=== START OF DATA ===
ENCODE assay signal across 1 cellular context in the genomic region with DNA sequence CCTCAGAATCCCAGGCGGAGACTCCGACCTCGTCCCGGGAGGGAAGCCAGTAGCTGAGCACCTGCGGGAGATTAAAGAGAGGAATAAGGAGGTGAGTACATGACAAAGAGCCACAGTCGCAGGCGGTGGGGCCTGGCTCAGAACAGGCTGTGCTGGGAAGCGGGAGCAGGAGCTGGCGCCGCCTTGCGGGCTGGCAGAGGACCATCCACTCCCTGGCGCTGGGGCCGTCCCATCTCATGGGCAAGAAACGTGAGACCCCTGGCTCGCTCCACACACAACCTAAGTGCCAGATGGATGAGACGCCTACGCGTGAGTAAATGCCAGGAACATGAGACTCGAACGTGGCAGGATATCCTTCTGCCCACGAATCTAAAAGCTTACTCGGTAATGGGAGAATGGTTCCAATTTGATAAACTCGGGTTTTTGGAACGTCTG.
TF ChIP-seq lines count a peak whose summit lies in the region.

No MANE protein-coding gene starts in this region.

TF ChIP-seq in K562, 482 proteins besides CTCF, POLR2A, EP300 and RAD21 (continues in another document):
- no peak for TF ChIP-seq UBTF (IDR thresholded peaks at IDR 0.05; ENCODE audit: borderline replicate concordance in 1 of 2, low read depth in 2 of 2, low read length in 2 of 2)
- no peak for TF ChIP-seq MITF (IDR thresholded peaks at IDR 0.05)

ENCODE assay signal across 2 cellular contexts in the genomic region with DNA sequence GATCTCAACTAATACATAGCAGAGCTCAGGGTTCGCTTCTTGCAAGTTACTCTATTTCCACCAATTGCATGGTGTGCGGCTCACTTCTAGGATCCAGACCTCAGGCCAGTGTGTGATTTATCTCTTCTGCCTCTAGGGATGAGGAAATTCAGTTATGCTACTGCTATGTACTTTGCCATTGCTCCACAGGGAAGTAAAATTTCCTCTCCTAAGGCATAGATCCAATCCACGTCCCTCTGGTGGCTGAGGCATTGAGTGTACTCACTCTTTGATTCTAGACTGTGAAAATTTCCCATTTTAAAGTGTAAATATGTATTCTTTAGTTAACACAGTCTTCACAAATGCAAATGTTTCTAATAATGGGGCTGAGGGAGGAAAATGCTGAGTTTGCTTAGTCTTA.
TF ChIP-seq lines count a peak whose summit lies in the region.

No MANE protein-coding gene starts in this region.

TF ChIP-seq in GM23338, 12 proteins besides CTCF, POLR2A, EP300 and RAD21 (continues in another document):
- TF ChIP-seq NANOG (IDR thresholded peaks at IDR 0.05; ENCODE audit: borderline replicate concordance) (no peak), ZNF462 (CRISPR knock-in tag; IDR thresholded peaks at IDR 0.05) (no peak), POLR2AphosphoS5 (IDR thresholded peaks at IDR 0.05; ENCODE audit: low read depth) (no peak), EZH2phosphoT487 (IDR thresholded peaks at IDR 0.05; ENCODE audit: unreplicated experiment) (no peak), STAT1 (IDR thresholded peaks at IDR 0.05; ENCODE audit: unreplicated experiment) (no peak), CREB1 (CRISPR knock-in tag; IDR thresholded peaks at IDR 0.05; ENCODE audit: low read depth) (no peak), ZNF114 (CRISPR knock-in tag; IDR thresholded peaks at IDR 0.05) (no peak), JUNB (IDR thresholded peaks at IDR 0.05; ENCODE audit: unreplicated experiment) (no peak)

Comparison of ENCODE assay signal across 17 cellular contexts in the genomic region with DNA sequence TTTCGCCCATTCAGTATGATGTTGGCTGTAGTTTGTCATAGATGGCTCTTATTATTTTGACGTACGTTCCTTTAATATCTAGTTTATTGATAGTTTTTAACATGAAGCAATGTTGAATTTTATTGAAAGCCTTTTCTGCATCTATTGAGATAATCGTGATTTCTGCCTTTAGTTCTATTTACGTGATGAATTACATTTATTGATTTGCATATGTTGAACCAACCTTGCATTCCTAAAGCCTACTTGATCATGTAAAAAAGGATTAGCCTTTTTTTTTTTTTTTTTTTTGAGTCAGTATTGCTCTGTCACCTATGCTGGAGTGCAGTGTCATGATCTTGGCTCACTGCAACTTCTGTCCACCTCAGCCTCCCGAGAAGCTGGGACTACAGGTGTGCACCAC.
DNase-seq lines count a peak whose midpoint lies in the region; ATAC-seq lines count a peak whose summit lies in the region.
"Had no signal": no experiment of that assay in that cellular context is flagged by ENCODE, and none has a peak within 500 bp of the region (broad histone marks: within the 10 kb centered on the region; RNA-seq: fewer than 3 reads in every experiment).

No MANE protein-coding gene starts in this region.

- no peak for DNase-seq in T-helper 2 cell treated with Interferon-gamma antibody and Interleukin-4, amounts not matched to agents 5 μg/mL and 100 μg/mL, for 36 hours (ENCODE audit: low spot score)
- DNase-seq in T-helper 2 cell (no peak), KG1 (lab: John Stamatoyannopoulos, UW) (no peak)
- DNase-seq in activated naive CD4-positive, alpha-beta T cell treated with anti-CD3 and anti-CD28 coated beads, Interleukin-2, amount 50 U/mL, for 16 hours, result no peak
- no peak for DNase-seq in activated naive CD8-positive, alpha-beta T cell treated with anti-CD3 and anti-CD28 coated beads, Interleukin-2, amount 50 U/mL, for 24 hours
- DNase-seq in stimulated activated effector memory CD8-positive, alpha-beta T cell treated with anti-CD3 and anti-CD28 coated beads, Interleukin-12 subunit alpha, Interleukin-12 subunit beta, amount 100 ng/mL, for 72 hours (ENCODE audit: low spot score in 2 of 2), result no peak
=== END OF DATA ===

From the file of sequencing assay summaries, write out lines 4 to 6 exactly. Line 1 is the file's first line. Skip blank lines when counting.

TF ChIP-seq in K562, 482 proteins besides CTCF, POLR2A, EP300 and RAD21 (continues in another document):
- no peak for TF ChIP-seq UBTF (IDR thresholded peaks at IDR 0.05; ENCODE audit: borderline replicate concordance in 1 of 2, low read depth in 2 of 2, low read length in 2 of 2)
- no peak for TF ChIP-seq MITF (IDR thresholded peaks at IDR 0.05)